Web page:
• Reply 36 of 205
    eaieai Posts: 417member
    I'd imagine that if this rule exists, the spirit of it is that the cost of the new feature must match its value. Hence, giving it away for 1 cent, would still get them into trouble. Someone has probably had to write a large document analyzing the value of having a pre-n wifi card, and came up with something close to $4.99. That said, I don't really think they're going to complain much if you bittorrent it.



    On another note, I don't believe that companies do have to comply with SOX where ever they are selling products outside the US. I worked for a large multinational financial company in the UK and they were complying with SOX but purely because they expected similar regulation to come into force here (and standardization across the company). I imagine Apple will charge the same everywhere though (well, they always charge the UK too much, but thats another story!)
  • Reply 37 of 205
    MacProMacPro Posts: 19,726member
    Quote:
    Originally Posted by Lou View Post


    Well i ordered my macbook on saturday, after the 802.11n confirmation, so i ordere it knowing it has n, also i'm in the Uk, so this act is irrevelant. Any guesses on if this will still count?



    Wow, I always thought UK was State 51!
  • Reply 38 of 205
    pmjoepmjoe Posts: 565member
    Quote:
    Originally Posted by AppleInsider View Post


    According to the editor, the fee stems from a law called the Sarbanes-Oxley Act, which supposedly prohibits Apple from giving away an unadvertised new feature of an already sold product without enduring some onerous accounting measures.



    "Because of the Act, the company believes that if it sells a product, then later adds a feature to that product, it can be held liable for improper accounting if it recognizes revenue from the product at the time of sale, given that it hasn?t finished delivering the product at that point," he wrote.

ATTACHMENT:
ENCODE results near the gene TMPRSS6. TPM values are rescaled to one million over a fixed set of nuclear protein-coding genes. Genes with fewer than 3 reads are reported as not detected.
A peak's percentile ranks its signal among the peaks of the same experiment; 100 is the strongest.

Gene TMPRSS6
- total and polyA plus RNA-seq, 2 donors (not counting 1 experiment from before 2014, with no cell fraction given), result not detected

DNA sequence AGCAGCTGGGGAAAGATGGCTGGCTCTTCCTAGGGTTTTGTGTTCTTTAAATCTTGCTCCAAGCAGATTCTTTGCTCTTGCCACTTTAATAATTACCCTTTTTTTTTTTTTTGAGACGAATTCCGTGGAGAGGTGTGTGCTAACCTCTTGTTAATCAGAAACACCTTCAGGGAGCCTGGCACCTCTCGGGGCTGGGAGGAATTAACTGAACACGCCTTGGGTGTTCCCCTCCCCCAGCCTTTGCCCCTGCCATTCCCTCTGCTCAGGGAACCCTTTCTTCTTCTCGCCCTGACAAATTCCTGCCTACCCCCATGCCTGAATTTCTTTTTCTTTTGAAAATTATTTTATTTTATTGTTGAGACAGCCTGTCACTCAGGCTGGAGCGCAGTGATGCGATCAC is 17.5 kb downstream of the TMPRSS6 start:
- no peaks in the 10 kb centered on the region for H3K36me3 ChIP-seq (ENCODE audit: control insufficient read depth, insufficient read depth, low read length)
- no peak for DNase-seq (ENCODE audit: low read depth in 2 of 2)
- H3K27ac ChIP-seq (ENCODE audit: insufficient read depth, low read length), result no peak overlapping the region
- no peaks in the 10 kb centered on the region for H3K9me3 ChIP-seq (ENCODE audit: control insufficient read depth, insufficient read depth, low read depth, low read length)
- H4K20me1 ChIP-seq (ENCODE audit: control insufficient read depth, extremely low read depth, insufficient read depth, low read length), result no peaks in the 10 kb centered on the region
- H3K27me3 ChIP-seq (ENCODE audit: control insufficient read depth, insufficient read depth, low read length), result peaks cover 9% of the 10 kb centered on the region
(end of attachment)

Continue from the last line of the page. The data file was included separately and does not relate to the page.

This has to be the stupidest excuse I've ever heard. If Apple wants to charge $4.99 for the update, fine, but don't give out lame excuses.
  • Reply 39 of 205
    If you sell something and don't deliver it you can not book the revenue. It becomes a liability you must carry on your books until you complete the sale by delivering the total product. This is a hardware feature set that is being enabled and not a software feature. It's no surprise that in the wake of Enron the Congress might seek to clarify our accounting rules and that is what the Sarbanes Oaxley Act is.



    I imagine that at 5 bucks they are still losing money on this transaction and there is bound to be some aspect of the rules that prevents it from being a token fee. Enron cheated by claiming profits on goods never shipped. Apple ships goods never sold (n compatibility) and to stay on the right side of the law they need to charge a fee, so what.



    As a stock holder I'm glad to see them another lawsuit. And I'm glad to say that my confidence in buying their stock is now making it easier to buy their great products since it all can be paid for with profits on their actions.



    I may have had to postpone a hardware purchase or 2 to put together the nut but now I get to buy new toys with an even bigger smile. Prior to this I'd laid out tens of thousands buying Apple hardware and software since '84.



    Happy Mac'ing
  • Reply 40 of 205
    Yes, I'm a fan boy, so it alllows me to see the optimistic side very clearly.



    Did anyone consider that apple has already taken the hit and given this card away for free. If you want to use it, then pay for it...



    Meh, probably very unlikeley, but as I said, I'm a fan boy!